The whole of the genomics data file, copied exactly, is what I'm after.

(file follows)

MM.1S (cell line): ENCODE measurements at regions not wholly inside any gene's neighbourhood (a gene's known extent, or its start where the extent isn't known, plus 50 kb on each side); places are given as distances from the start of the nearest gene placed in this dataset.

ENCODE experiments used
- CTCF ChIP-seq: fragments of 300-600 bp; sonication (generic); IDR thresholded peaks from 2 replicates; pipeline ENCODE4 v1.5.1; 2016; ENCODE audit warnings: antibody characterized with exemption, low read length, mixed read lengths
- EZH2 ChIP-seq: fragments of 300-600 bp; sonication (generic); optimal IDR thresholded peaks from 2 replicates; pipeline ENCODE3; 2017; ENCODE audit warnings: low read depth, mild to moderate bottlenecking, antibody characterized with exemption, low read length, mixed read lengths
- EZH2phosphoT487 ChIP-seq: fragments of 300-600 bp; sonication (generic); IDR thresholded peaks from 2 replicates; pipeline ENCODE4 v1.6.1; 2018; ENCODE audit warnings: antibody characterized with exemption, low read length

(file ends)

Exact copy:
MM.1S (cell line): ENCODE measurements at regions not wholly inside any gene's neighbourhood (a gene's known extent, or its start where the extent isn't known, plus 50 kb on each side); places are given as distances from the start of the nearest gene placed in this dataset.

ENCODE experiments used
- CTCF ChIP-seq: fragments of 300-600 bp; sonication (generic); IDR thresholded peaks from 2 replicates; pipeline ENCODE4 v1.5.1; 2016; ENCODE audit warnings: antibody characterized with exemption, low read length, mixed read lengths
- EZH2 ChIP-seq: fragments of 300-600 bp; sonication (generic); optimal IDR thresholded peaks from 2 replicates; pipeline ENCODE3; 2017; ENCODE audit warnings: low read depth, mild to moderate bottlenecking, antibody characterized with exemption, low read length, mixed read lengths
- EZH2phosphoT487 ChIP-seq: fragments of 300-600 bp; sonication (generic); IDR thresholded peaks from 2 replicates; pipeline ENCODE4 v1.6.1; 2018; ENCODE audit warnings: antibody characterized with exemption, low read length